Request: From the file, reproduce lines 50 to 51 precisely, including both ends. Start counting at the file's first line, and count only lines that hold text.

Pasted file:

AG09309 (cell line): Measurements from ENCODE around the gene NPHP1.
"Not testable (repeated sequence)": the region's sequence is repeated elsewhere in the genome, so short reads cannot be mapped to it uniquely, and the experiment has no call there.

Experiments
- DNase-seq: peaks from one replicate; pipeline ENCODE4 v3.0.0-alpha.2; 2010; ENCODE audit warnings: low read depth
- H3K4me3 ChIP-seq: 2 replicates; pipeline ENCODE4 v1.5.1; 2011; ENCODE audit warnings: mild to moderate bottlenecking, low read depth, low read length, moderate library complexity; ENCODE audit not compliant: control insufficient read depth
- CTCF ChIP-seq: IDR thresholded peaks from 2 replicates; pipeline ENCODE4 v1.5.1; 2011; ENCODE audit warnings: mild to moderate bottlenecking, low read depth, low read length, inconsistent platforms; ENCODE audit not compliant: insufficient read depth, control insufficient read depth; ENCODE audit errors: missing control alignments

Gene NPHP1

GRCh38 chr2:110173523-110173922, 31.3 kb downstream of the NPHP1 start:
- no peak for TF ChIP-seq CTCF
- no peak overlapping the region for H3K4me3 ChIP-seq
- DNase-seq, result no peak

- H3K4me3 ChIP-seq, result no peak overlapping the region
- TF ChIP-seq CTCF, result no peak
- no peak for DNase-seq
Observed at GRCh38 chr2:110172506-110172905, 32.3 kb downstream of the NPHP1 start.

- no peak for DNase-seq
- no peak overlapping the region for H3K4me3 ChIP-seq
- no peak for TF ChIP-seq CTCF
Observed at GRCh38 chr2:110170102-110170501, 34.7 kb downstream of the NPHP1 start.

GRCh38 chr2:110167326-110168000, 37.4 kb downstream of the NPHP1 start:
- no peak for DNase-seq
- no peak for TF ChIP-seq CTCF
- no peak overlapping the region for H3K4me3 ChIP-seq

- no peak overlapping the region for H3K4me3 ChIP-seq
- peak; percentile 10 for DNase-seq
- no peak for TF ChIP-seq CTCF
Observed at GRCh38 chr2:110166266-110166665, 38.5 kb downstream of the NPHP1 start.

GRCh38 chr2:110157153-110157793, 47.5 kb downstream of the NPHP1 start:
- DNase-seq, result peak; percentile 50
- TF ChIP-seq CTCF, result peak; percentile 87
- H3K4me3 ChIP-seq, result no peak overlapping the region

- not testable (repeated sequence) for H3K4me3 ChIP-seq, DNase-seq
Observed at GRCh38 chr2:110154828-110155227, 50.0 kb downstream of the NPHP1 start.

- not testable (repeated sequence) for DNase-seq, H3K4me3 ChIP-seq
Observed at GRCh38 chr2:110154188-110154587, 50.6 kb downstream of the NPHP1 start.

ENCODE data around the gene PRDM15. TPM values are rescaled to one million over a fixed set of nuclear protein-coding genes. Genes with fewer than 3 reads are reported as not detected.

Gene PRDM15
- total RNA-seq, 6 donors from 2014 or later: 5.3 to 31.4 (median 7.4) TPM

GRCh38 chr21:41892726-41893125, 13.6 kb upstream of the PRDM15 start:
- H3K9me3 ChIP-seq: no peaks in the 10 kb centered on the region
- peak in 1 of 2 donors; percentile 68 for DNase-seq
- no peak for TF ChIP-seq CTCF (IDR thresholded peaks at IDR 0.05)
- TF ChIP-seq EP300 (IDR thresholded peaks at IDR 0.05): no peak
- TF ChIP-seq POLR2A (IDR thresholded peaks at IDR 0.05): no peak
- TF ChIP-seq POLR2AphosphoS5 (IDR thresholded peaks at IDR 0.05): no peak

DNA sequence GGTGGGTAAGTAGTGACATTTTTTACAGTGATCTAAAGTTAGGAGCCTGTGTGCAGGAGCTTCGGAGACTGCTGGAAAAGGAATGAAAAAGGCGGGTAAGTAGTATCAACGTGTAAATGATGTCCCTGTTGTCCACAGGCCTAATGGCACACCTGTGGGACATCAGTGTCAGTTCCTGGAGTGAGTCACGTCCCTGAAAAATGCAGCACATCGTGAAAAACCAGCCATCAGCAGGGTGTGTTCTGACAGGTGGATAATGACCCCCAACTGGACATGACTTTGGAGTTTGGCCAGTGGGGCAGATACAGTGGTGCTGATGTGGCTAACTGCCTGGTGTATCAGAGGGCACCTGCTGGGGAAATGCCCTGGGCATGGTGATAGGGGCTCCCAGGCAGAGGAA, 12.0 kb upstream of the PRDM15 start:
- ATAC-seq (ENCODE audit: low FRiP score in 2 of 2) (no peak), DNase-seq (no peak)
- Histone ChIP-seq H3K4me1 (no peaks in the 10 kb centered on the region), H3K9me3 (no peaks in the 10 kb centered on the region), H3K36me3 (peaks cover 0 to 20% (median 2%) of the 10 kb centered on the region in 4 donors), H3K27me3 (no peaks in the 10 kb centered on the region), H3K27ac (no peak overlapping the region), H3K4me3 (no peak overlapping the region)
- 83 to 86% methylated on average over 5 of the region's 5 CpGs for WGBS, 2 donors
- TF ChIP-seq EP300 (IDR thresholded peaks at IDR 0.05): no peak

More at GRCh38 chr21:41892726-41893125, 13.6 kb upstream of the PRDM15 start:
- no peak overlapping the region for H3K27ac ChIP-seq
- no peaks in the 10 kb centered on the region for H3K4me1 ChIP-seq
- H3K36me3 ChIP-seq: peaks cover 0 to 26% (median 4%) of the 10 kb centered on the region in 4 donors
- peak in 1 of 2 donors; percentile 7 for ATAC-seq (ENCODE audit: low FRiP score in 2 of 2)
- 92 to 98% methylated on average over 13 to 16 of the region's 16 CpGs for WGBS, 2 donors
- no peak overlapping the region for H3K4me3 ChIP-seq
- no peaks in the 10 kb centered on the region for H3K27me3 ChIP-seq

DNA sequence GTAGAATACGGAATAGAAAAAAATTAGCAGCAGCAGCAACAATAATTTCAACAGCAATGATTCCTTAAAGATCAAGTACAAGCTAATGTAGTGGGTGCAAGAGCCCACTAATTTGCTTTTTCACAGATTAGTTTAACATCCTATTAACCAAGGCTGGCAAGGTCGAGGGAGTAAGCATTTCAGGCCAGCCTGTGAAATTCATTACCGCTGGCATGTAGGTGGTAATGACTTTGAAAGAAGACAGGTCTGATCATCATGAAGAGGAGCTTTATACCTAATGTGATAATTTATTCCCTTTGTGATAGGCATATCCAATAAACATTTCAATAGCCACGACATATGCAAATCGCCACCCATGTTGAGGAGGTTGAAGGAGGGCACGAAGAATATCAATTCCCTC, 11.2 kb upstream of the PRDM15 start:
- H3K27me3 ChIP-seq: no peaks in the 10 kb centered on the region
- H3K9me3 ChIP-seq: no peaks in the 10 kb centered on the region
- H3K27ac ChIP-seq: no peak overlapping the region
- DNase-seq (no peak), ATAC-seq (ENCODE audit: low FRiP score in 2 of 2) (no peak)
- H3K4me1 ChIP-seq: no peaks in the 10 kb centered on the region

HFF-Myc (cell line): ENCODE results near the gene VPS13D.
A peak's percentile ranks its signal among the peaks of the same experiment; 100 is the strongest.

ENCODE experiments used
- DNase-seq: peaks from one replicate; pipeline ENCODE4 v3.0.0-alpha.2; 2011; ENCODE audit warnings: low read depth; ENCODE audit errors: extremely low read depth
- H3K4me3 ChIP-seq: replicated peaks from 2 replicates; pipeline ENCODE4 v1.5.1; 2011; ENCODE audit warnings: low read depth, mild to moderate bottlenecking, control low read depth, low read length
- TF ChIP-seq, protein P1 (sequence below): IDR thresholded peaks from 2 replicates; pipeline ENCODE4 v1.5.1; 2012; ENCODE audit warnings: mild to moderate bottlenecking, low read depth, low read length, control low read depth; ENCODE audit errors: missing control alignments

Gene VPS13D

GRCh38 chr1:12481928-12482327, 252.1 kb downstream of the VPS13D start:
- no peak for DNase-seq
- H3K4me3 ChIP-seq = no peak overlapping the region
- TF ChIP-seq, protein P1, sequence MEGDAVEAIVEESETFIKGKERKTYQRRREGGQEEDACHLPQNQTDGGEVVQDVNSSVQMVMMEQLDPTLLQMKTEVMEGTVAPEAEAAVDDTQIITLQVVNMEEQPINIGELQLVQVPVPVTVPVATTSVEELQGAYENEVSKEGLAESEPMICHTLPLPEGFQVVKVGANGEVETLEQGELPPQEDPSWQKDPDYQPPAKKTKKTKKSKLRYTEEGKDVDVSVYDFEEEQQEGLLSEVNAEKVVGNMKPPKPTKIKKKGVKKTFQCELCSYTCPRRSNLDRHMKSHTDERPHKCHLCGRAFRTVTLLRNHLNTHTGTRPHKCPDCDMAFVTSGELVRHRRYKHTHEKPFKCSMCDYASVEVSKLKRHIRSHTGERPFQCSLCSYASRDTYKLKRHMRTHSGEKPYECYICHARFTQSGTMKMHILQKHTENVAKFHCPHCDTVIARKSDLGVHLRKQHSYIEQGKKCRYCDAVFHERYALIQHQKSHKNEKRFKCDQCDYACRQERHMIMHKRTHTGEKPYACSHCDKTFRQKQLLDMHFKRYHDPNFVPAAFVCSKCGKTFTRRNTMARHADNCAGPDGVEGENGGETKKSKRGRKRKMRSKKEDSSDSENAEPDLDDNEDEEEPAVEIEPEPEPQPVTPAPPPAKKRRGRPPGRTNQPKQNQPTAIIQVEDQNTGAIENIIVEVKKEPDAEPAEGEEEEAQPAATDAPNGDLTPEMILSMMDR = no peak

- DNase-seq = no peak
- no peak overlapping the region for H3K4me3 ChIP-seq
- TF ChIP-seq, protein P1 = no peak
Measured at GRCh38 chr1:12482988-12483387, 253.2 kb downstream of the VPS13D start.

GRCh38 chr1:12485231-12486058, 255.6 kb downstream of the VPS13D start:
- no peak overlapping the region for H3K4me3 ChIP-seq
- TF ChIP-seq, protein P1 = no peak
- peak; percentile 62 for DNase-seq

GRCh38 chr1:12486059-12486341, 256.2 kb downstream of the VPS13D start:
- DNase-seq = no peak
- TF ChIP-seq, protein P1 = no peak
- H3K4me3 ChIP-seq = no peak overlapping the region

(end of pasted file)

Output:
- TF ChIP-seq EP300 (IDR thresholded peaks at IDR 0.05): no peak

More at GRCh38 chr21:41892726-41893125, 13.6 kb upstream of the PRDM15 start: